A day after the Indian Mujahideen sent an e-mail threat from the city, senior police officials met to iron out problems faced in such investigations and to chalk out measures to ensure that wi-fi connections remain secured.
The e-mail, sent after the blast in Varanasi, was sent after hacking into an unsecured wi-fi connection in Navi Mumbai. “Navi Mumbai police chief Ahmed Javed, other officers and I met Director General of Police D Sivanandhan,” said Mumbai police chief Sanjeev Dayal.
He said issues such as the overlapping of investigation work were discussed. “After 2008, several such incidents have occurred. We had launched an awareness drive and we plan to repeat it to make people realise the dangers of unsecured connections,” Dayal said.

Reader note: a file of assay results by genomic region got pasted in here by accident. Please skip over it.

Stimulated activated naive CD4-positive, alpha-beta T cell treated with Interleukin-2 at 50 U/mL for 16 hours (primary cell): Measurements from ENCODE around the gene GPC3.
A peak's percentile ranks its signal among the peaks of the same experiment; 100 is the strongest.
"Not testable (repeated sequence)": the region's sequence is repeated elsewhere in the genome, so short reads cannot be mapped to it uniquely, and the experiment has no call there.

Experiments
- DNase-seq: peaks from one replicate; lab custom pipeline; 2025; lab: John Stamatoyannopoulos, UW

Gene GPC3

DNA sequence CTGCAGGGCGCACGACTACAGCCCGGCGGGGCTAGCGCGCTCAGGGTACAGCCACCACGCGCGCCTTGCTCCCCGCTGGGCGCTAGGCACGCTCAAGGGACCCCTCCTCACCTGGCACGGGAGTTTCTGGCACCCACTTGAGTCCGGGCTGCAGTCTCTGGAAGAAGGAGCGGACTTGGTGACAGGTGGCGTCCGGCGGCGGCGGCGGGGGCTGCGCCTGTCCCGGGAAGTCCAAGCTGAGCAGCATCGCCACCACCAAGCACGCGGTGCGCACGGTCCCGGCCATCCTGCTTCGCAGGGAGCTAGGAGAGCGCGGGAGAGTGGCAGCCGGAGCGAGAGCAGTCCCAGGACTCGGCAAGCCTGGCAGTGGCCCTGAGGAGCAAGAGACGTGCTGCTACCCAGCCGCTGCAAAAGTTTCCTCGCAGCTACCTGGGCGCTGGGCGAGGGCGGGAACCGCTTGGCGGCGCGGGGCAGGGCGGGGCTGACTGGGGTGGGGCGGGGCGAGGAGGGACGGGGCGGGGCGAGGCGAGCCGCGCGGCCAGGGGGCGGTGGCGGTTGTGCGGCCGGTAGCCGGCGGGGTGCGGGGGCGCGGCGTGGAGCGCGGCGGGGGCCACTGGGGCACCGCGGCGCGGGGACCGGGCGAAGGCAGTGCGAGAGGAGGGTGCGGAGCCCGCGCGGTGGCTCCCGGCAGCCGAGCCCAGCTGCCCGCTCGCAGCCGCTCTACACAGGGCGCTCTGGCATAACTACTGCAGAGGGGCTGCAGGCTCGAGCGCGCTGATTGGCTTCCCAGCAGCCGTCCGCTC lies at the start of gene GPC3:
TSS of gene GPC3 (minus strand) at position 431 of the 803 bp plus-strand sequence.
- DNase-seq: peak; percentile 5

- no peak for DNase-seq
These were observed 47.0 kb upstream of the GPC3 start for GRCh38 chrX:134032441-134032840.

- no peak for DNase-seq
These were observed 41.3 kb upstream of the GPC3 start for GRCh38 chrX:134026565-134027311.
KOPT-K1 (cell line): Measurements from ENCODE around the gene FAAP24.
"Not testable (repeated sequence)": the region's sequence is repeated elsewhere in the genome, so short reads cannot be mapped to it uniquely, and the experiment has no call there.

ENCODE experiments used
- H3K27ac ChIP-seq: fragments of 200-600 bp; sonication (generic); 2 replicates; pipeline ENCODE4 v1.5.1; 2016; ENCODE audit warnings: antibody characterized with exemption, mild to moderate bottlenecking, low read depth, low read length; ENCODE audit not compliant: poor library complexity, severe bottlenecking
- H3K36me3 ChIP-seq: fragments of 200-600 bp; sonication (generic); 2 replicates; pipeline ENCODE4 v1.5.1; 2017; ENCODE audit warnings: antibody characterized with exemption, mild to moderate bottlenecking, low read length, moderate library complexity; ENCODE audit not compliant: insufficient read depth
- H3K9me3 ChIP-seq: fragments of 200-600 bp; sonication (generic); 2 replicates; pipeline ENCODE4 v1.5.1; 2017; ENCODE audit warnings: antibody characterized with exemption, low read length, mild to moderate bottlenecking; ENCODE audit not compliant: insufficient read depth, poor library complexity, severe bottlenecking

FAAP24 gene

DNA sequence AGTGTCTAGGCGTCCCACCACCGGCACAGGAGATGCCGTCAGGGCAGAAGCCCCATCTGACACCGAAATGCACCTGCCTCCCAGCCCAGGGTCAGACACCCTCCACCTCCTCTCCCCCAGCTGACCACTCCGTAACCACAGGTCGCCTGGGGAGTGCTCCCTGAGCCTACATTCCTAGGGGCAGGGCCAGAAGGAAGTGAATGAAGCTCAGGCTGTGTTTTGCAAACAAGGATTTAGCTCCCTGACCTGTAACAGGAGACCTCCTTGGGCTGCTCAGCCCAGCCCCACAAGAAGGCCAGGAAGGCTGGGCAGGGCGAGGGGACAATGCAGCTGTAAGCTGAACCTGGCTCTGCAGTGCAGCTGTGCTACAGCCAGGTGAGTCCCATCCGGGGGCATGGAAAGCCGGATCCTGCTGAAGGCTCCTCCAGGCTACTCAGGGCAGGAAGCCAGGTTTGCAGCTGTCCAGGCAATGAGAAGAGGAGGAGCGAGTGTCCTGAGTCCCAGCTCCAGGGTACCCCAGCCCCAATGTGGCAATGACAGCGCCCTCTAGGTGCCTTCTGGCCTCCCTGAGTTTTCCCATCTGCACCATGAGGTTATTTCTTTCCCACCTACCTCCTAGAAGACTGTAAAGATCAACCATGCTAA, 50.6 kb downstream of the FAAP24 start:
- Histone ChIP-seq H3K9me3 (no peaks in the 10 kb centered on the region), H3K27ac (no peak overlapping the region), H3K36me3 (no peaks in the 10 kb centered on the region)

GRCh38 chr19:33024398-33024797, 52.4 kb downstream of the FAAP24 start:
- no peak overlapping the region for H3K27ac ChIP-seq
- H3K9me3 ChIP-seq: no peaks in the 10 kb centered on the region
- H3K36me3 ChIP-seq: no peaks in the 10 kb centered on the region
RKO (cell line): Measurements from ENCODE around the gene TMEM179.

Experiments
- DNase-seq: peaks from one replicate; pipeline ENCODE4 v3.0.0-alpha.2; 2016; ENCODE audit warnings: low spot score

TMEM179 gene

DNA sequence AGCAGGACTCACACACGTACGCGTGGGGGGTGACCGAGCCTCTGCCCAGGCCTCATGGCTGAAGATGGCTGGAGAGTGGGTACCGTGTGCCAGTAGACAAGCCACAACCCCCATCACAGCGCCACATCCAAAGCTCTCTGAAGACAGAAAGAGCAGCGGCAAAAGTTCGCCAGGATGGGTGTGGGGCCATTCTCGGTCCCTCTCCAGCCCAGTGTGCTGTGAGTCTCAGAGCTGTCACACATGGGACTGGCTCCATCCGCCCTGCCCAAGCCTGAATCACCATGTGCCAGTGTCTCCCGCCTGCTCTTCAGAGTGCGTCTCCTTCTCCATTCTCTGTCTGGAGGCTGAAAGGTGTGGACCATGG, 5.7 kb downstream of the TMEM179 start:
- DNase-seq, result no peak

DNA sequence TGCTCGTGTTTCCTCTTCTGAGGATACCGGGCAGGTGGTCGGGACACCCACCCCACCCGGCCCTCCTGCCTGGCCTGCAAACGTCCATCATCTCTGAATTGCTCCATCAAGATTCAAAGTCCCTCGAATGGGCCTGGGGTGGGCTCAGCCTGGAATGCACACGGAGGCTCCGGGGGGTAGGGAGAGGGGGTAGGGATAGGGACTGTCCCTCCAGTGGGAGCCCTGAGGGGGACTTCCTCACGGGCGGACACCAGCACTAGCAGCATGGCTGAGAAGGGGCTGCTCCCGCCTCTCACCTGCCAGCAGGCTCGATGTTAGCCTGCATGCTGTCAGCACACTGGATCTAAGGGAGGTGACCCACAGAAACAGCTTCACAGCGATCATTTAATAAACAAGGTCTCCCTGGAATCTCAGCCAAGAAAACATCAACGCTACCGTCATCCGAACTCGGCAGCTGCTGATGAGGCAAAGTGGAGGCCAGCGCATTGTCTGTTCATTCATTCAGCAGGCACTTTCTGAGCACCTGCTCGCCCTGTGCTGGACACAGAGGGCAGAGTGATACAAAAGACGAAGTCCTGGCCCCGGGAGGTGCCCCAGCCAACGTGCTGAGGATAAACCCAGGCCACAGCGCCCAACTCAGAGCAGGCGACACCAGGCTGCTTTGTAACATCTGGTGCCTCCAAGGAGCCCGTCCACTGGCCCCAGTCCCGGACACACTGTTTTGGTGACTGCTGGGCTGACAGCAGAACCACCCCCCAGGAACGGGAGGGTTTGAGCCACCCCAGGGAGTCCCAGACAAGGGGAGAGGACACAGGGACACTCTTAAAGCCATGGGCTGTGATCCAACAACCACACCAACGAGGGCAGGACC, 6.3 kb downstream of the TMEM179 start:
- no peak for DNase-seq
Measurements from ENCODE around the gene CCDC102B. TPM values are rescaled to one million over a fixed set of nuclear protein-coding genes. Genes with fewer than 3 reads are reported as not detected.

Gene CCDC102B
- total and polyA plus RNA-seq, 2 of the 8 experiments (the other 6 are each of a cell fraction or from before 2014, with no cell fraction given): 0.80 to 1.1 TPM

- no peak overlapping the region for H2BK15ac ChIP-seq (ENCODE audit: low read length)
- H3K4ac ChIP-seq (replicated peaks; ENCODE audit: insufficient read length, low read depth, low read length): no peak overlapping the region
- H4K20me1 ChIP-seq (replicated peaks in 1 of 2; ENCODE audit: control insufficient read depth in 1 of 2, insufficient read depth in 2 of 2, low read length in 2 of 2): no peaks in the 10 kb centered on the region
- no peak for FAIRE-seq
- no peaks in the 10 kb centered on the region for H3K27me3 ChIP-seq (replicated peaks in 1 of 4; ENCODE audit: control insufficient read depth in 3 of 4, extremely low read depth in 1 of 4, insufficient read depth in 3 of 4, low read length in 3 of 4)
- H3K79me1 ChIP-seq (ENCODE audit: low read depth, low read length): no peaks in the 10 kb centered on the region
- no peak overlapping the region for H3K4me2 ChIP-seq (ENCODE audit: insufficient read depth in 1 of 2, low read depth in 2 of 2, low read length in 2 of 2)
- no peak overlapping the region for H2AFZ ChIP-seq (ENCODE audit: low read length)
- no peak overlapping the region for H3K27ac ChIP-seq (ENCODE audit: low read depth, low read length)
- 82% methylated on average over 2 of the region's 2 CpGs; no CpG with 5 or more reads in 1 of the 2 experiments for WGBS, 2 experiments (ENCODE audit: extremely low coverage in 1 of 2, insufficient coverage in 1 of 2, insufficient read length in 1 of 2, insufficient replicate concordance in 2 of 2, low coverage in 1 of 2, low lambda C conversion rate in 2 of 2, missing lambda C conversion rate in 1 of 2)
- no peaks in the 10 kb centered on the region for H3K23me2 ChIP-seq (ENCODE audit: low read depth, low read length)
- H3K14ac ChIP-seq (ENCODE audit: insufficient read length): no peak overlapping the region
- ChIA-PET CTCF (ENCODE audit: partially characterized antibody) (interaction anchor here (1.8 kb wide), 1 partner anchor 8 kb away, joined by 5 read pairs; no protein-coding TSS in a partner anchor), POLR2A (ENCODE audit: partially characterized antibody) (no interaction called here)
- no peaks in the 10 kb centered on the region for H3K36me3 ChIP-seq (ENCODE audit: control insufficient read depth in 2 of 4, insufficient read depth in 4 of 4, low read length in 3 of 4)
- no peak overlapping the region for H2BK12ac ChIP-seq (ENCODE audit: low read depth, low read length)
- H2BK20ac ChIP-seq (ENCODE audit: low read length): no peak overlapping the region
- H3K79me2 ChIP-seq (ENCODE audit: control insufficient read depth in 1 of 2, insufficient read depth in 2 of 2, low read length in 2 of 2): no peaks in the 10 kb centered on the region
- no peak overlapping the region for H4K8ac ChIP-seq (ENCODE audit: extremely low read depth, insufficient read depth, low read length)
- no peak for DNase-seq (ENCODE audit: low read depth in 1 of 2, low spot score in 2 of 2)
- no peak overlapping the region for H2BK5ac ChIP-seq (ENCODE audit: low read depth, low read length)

Speaking about the previous terror e-mail, sent from a cellphone in September after two youths fired on tourists near Jama Masjid in Delhi, Dayal said the police have prepared sketches of the man who purchased the SIM card. “We have a good idea of who it might be,” he said. He said it was too early to comment on whether both e-mails were sent by the same person.
He said mobile phone companies were told to ensure better verification of identities before handing out SIM cards. “About 60 per cent of pre-paid SIM cards are sold without proper verification,” he said.